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Rucchin Finally Can Find Some Reason to Smile

Helene Elliott ON THE NHL

June 08, 2003|Helene Elliott

There is hockey and there is life, and no victory on the ice, even one as significant as the triumph Saturday that forced a seventh game in the Stanley Cup finals, will ease the ache in Steve Rucchin's heart over the death of his brother nearly a year ago.

Nor can anyone return to him the time lost to a bizarre and painful succession of injuries the last two seasons, time the Mighty Ducks missed him beyond measure.

But if any player has learned to live for and in the moment, it's Rucchin. The past has its place, to be appreciated and remembered. But the present is too sweet and too improbably wonderful for Rucchin to dwell on the misfortune he has endured.

Especially Saturday, after he scored the two goals that launched the Ducks to a series-tying 5-2 victory before a crowd intent on raising the roof at the Arrowhead Pond. He has hit stride offensively the same time the Ducks have, a good omen as the finals move to a dramatic conclusion Monday at the Continental Airlines Arena.

"The last couple of years have been tough, definitely," said Rucchin, who earlier this week learned he is one of three finalists for the Masterton Trophy, which recognizes perseverance and dedication.

"This more than makes up for it. You can't dream of anything more -- a chance to win the Stanley Cup in Game 7.

"It doesn't get much better than that."

Perhaps it does, as Rucchin acknowledged, because longtime linemate Paul Kariya was beside him, smiling and none the worse for wear after absorbing a thunderous hit from New Jersey defenseman Scott Stevens that briefly knocked Kariya on his back early in the second period.

Kariya, Rucchin, winger Mike Leclerc and defenseman Ruslan Salei are the only players remaining from the Ducks' last playoff team, which was swept by Detroit in the first round in 1999. All four have experienced more disappointment than joy on the ice in the intervening years, and Kariya and Rucchin came to regard the ice as a place to take refuge from personal sorrows.

That they are here together, that their dreams have converged and they have propelled the Ducks to the place every hockey player imagines himself reaching from the day he laces up his first pair of skates, was a kind of miracle on ice.

"I'm happy to be able to share this opportunity with some guys that have been here awhile. One of them is Paul," Rucchin said. "It means a lot for some of the downs we have had as an organization, to get this chance and to get some respect in the league. That's the biggest thing, I think, to be able to share this with some teammates that I've played with."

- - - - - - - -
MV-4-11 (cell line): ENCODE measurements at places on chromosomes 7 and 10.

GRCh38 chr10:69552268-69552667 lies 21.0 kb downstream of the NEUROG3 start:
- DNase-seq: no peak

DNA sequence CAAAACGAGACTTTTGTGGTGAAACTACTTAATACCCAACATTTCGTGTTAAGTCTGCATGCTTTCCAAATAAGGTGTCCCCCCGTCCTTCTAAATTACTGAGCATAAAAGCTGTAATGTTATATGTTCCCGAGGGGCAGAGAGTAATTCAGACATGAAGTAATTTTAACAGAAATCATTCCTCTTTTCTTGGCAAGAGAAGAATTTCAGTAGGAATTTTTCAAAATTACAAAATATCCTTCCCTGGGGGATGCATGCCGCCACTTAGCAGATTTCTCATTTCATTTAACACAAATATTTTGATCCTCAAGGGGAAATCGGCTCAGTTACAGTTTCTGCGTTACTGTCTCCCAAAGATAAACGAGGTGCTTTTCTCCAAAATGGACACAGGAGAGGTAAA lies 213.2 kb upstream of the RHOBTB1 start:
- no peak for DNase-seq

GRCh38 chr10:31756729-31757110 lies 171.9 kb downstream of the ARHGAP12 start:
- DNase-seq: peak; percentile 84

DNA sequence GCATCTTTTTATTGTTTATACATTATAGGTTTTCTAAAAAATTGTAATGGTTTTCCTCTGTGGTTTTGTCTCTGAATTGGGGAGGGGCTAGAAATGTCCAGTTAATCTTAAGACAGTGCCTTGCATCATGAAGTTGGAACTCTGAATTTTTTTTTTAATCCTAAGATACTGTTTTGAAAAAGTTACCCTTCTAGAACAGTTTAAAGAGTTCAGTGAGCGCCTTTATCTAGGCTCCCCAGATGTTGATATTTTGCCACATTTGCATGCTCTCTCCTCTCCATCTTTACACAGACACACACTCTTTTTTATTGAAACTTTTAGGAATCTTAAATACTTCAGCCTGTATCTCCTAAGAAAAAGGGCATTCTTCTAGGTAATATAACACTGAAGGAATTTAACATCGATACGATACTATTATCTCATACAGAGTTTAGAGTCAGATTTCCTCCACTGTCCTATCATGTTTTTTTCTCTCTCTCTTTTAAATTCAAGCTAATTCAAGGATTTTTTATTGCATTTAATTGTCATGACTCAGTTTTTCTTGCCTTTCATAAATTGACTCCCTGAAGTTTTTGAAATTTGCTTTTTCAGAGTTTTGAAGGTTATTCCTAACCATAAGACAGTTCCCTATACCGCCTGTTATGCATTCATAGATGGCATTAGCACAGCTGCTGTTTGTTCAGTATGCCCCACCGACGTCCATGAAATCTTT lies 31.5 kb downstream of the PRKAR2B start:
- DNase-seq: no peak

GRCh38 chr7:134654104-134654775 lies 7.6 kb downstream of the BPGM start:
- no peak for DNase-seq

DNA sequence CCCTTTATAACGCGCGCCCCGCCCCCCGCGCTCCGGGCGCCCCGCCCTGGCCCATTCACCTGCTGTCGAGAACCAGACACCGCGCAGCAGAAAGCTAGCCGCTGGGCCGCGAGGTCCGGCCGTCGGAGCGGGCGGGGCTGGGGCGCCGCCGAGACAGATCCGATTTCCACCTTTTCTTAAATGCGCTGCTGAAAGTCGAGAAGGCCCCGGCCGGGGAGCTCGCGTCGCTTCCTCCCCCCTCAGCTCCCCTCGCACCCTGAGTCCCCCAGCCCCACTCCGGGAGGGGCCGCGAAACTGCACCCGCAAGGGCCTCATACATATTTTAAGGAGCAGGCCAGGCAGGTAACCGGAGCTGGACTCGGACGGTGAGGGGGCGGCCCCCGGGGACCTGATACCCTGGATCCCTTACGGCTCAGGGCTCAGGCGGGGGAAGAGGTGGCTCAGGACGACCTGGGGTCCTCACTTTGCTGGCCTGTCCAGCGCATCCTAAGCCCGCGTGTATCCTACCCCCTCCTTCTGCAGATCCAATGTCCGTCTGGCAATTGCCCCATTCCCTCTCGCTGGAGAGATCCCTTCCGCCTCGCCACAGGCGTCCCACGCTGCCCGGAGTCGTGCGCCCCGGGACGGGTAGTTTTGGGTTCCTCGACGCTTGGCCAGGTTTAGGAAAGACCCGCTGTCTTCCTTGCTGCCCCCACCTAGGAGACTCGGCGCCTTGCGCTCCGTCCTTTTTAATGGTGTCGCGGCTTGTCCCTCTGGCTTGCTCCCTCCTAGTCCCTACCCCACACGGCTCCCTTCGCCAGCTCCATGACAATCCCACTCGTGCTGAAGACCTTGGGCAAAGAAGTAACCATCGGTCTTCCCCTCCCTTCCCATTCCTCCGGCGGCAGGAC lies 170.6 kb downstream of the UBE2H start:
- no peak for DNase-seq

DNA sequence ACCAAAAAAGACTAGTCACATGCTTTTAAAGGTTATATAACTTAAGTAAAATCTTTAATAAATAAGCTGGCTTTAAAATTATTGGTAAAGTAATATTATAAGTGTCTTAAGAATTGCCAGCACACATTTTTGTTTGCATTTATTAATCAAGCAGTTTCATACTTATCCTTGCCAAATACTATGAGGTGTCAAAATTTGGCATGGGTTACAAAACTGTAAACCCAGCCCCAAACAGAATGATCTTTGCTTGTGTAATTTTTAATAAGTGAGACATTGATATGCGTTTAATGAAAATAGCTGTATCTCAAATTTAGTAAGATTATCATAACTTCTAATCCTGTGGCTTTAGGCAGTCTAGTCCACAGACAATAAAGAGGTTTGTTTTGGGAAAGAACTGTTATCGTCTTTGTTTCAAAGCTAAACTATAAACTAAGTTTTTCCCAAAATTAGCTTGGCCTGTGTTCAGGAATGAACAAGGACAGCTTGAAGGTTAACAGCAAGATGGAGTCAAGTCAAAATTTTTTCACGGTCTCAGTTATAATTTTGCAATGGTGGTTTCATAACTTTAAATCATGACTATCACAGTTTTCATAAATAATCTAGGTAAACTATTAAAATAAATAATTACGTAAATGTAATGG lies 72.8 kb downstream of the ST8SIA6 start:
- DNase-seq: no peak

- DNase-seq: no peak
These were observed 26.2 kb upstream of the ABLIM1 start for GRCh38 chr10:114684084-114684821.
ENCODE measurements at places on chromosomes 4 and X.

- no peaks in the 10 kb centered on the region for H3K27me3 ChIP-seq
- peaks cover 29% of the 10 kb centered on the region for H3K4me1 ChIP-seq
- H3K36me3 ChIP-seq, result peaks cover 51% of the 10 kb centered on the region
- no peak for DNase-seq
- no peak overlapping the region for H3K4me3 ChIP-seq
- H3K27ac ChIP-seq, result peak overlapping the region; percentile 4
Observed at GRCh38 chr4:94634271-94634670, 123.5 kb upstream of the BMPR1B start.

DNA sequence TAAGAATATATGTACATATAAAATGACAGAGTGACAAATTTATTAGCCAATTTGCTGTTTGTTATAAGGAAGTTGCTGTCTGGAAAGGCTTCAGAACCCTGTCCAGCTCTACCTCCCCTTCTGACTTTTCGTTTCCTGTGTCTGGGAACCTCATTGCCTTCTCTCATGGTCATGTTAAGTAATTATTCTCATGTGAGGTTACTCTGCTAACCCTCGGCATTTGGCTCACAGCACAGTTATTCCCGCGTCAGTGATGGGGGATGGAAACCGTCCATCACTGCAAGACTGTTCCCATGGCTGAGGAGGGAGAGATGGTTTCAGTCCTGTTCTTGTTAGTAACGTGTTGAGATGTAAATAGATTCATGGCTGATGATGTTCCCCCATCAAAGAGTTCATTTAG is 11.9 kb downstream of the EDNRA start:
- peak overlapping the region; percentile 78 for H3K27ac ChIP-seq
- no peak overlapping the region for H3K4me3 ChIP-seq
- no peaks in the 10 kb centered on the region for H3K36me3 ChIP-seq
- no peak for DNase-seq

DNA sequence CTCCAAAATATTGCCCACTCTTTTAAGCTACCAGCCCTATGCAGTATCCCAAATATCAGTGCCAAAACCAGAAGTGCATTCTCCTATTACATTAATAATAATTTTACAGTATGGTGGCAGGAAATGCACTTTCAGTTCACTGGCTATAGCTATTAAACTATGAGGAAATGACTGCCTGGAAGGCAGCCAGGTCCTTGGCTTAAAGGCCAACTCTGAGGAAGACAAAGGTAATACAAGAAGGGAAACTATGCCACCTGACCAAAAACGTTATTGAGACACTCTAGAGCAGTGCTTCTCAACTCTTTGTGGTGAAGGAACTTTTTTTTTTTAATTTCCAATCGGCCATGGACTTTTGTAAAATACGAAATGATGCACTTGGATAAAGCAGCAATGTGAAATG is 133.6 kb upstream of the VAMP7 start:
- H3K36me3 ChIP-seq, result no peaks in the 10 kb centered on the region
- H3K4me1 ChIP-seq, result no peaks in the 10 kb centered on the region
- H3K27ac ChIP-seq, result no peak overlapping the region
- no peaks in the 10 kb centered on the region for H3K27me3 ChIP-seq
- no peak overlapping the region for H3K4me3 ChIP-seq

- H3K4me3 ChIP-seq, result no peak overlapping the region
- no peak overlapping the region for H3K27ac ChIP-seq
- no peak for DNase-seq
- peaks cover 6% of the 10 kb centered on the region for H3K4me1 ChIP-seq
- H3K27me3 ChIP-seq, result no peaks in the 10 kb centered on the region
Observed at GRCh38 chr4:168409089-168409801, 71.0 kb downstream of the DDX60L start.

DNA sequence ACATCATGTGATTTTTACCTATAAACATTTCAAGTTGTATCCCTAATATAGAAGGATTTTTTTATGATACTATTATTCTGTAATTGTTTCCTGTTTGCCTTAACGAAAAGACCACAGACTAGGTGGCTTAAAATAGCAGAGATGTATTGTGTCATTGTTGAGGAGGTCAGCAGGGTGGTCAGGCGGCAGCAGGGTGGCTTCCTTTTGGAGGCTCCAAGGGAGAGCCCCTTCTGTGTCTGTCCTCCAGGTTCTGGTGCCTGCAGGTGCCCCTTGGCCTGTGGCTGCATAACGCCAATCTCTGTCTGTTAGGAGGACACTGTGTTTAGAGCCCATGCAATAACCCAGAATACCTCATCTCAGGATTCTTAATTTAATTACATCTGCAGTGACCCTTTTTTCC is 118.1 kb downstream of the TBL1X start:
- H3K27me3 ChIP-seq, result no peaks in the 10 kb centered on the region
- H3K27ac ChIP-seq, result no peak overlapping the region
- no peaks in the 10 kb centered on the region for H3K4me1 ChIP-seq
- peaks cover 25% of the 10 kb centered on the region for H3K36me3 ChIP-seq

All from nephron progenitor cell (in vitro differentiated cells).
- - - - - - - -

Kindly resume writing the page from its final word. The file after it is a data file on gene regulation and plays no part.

Rucchin's first goal, at 4:26 of the first period, was set up on a pass from Kariya. Rucchin's shot deflected off Stevens and past the glove of Devil goaltender Martin Brodeur, but lucky breaks at this stage are as valuable and count as much as end-to-end rushes.

Complete player that he is, Rucchin stepped up defensively a few minutes later to clear the goal line of a shot by Turner Stevenson that had hit the crossbar behind Duck goalie Jean-Sebastien Giguere. And at 13:42, he scored his second goal, on the Ducks' eighth shot, beating Brodeur from close range.

"Their first goal was probably the one that really hurt us," Devil Coach Pat Burns said. "Then it seems to be that the one or two seems to get the ball rolling."

In a game in which, for once, Giguere wasn't a key figure, Rucchin led a scoring spree that gave Giguere a bit of a mental rest and boosted the Ducks' confidence.

"Those were huge goals," Salei said. "Rooch really stepped up and played a great game. He's a huge part of our team and he's a great leader. This season, it was like we got a new player because he wasn't hurt."

To Niclas Havelid, it's no coincidence that as Rucchin goes, so go the Ducks.

"He's been out almost two years with injuries but he's been great the whole year," Havelid said. "He's a big leader and he's great in the locker room."

And on the ice.

"He's a big guy and he's tough to take the puck from," Havelid said. "He also has that long reach. He's good at both ends of the rink, so he can score and at the same time, he's good in his own end. He's got all the tools, plus he's a great faceoff guy."

Rucchin won 12 of 16 faceoffs Saturday and has won 110 of 179 over the last eight games, a 61.5% success rate. "He's a great player," Havelid said.

The word "great" is sometimes cheapened by overuse. But if it means grace, leadership and the best performances under the worst of pressure, it applies to Rucchin. To the Ducks, too, with the end of the season looming.

Instead, they extended their season to Monday, to the game they've wanted to play since they were kids. In Rucchin's dreams, he said, he scored the overtime winner. Suddenly, the impossible is possible.

"You just hope for this opportunity, and we've been given this opportunity," he said. "We did a great job tonight to give ourselves a chance in Game 7. That's all you can ask for. Here we are.

"We're feeling good about ourselves and the way we're playing right now. We need to continue. Of course it's going to be an exciting game, but we're looking forward to it and we're ready."

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